Middle East update: November 9 2017


The Syrian army made it official on Thursday: it (with some help from its allies) has taken al-Bukamal from ISIS. This occasioned a dramatic declaration of victory from Damascus, but ISIS still controls enough Syrian countryside to disappear and go underground if that’s what its leaders want to do. That’s not really a clear victory. It will be much easier, by the by, for ISIS to go underground if the Syrian army now turns north to confront the Syrian Democratic Forces instead of back to the west to pursue ISIS.


Patrick Wing’s regular update on violent incidents in Iraq offers good news for the first part of November:

The vastly improved security situation in Iraq continued into the first week of November. There were few incidents and casualties. This was just another sign of the collapse and withdrawal of the Islamic State in the country.


There were only 72 incidents reported in Iraq from November 1-7. That marked the 14th week in the last 15 that had under 100 incidents. There were just 2 in Salahaddin, 7 in Anbar, 9 in Baghdad, 12 in Kirkuk, 20 in Diyala, and 37 in Ninewa.


Those incidents led to 135 dead and 97 wounded. That was the second lowest weekly fatality total since 124 recorded from July 15-21. There were 5 Peshmerga, 7 Hashd al-Shaabi, 17 members of the Iraqi Security Forces (ISF), and 106 civilians that lost their lives along with 12 ISF and 85 civilians that were injured.

Unsurprisingly, more casualties were recorded in Anbar, where there’s been active combat, than in any other province.

Speaking of Anbar, the AP reports that US forces have been building small outposts in western Iraq, ostensibly to facilitate their support for Iraqi forces clearing ISIS off of the Syrian border. Which is undoubtedly true. However, those outposts are interestingly placed if, say, the US wanted to leave some forces disbursed around western Iraq more permanently in order to disrupt Iranian plans in the region. Just hypothetically speaking.


Reuters offers an overview of the flailing Saudi-led war effort:

More than two years into a war that has already left 10,000 dead, regional power Saudi Arabia is struggling to pull together an effective local military force to defeat the Iranian-aligned Houthi movement that has seized large parts of Yemen.


The dysfunction is a reminder to Saudi Crown Prince Mohammed bin Salman that his campaign to counter arch-enemy Iran in the Middle East, including threats against Tehran’s ally Hezbollah, may be hard to implement.

The Saudis have concocted, still without evidence, a Grand Unified Theory of Saturday’s attempted missile attack on the King Khalid airport in Riyadh. In this telling, the Iranians smuggled the missile in pieces into Yemen, where it was assembled by the Islamic Revolutionary Guard Corps and fired by Hezbollah. If they find a way to work Bashar al-Assad and the Muslim Brotherhood in there then they’ll have implicated all of their regional enemies in one failed missile strike. Meanwhile, the simpler explanation continues to be that the missile was developed in Yemen based on pre-war Yemeni military stockpiles.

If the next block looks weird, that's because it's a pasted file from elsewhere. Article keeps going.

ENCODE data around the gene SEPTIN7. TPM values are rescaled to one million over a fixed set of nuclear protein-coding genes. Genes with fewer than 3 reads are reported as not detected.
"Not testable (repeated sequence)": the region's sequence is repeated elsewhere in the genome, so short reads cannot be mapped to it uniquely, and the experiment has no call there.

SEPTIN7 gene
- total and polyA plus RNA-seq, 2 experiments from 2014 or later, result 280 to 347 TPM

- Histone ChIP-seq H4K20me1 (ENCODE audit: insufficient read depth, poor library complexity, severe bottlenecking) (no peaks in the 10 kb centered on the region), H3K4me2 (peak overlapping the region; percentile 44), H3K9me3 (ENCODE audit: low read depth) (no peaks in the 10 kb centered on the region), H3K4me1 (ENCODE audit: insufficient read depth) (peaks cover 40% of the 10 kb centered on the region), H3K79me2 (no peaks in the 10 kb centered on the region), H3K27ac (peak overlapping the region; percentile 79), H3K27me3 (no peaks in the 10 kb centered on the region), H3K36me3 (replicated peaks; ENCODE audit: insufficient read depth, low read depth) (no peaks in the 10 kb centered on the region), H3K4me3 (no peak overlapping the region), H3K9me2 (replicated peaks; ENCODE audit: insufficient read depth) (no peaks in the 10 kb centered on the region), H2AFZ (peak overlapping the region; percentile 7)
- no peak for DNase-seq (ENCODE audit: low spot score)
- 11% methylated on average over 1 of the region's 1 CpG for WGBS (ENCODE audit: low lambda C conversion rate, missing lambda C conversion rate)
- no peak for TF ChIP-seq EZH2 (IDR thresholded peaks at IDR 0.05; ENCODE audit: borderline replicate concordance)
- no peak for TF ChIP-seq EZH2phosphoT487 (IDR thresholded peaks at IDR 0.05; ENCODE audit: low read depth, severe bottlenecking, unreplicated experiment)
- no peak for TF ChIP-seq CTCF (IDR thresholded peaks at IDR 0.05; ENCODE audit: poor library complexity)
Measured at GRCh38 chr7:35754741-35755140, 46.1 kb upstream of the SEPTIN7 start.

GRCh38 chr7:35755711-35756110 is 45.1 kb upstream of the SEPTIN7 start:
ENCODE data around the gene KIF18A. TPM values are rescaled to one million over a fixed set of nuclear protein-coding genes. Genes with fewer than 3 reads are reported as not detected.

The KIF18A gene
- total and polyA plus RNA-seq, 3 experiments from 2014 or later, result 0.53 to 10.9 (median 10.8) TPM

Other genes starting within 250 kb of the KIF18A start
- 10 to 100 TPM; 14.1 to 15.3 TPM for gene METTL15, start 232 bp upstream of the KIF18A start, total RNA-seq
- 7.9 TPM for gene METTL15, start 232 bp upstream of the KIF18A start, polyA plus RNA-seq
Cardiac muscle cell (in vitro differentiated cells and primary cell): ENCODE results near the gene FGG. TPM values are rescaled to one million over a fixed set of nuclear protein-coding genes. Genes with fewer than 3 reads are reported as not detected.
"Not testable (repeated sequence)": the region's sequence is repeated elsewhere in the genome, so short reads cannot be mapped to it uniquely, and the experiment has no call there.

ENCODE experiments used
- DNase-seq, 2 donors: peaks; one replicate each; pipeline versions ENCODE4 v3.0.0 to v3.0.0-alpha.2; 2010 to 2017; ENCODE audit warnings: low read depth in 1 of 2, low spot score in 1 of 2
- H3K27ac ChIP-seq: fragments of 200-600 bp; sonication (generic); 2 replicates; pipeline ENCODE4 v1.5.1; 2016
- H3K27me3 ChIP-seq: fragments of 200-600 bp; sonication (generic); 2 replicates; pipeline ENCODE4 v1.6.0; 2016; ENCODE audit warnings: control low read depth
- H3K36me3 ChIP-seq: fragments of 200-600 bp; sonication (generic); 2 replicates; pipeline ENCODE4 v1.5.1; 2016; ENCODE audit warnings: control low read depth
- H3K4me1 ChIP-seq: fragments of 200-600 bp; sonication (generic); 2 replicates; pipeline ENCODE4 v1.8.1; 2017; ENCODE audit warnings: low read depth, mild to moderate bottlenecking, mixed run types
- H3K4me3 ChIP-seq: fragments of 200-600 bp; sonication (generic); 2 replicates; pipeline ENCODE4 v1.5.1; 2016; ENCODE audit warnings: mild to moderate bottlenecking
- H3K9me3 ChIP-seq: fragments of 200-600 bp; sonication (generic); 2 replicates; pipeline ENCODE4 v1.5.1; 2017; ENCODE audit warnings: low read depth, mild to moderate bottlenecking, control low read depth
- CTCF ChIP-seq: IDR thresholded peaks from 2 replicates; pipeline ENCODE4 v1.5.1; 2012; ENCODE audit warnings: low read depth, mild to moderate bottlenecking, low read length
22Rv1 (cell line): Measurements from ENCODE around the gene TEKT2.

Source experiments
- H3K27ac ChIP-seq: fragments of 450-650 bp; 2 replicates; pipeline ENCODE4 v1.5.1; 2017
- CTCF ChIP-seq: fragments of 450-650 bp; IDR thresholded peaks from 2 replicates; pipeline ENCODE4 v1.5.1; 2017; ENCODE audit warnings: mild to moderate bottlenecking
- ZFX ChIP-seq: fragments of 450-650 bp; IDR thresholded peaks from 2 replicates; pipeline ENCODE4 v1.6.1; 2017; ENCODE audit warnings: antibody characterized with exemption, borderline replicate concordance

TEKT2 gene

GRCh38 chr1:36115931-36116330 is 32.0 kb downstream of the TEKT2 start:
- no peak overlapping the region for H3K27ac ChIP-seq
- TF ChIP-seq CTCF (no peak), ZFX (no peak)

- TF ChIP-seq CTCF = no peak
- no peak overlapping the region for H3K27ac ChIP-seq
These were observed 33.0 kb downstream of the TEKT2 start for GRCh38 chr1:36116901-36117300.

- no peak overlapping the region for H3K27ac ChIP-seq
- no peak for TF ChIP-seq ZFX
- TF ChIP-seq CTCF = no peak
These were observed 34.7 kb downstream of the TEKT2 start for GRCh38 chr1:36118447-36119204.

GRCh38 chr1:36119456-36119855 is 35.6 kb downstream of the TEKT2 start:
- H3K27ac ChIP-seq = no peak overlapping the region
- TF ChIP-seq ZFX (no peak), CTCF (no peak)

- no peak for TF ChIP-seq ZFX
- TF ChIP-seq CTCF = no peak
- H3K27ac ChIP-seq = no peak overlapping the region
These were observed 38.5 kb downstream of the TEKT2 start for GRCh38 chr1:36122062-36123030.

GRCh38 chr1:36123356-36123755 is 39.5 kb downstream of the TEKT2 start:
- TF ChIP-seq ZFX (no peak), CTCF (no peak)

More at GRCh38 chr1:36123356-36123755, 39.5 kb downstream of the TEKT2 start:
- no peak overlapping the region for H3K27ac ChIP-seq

Turkish Prime Minister Binali Yıldırım met Vice President Mike Pence in Washington on Thursday in an effort to ease tensions in the US-Turkey relationship. Yıldırım has been in DC for most of this week, working the think tank circuit and schmoozing reporters and lawmakers. Pence reportedly expressed his concern over the Turkish arrests of American citizens and US mission staff, while Yıldırım at least made a show of trying to get Fethullah Gülen extradited (I’m still not convinced Ankara really wants that, but they have to keep up appearances).


Saudi Arabia has ordered its citizens to leave Lebanon immediately, a move reminiscent of the initial steps the Saudis took to blockade Qatar earlier this year. The governments of Bahrain and Kuwait followed suit later in the day, and I doubt they’ll be the only ones. These countries have not, as far as I know, expelled Lebanese citizens, though that may be forthcoming.

Maybe the reason the Saudis haven’t expelled Lebanese citizens yet is because that might mean sending former (?) Lebanese Prime Minister Saad al-Hariri home (though Hariri’s dual citizenship might “protect” him in that case). Reuters is reporting that there are officials in the Lebanese government (some with links to Hariri) who seem to genuinely believe that the former (?) PM is being held captive by the Saudis, a notion that was barely more than a Hezbollah talking point a couple of days ago. They say they want to work with foreign governments to try to secure his release. Hariri’s own Future Party issued a statement on Thursday demanding his return, and Lebanon’s fractured political system may be starting to find some true unity–in opposition to Riyadh.

Things are serious enough that French God of Diplomacy Hermes President Hermes Emmanuel Macron is making an emergency trip to Riyadh on Thursday to, I guess, try to talk Saudi Crown Prince Mohammad bin Salman down. Either that or to have his dog pee on one of MBS’s cars or something. In all seriousness he might try to get Hariri (who lived in France earlier this decade and may have French citizenship although Online gives me some conflicting answers about that) released to go to France, but I can’t imagine MBS would go along with that. He may also talk to MBS about easing the Saudi blockade on Yemen.

Basically, at this point I think it’s difficult to overstate how badly the Saudis have fucked this situation up. They’ve easily handled this more ineptly than they handled Yemen or Qatar, which is saying something. Unfortunately, in this case their ineptitude probably makes an Israeli (and at some point maybe American) military intervention more likely, since it’s only going to entrench Hezbollah deeper into Lebanese politics.


Israeli police questioned Prime Minister Benjamin Netanyahu for the fifth time on Thursday in relation to the corruption allegations that continue to surround him.

+972 Magazine has the story of Kibbutz Beit Alfa, which specializes in manufacturing a particularly troubling product:

Last week, hundreds of ultra-orthodox demonstrators blocked the entrance to Jerusalem to protest the arrest of yeshiva students deemed ‘deserters’ by the IDF because they refused to be drafted into the IDF. Israeli police sent in special riot control vehicles that sprayed colored water on the demonstrators. The footage of phosphorescent blue water splattered on the black-and-white-clad Haredi protesters appeared across Israeli media, mostly due to the colorful contrast. These riot control vehicles, produced by Kibbutz Beit Alfa, which belongs to the socialist-Zionist Hashomer Hatzair movement, have been sold to despotic regime for decades. They colored water helps mark protesters, making it easy to arrest them even after they leave the scene.

Kibutz Beit Alfa’s vehicles have been sold to such wholesome regimes as Augusto Pinochet’s in Chile and Pierre Nkurunziza’s in Burundi.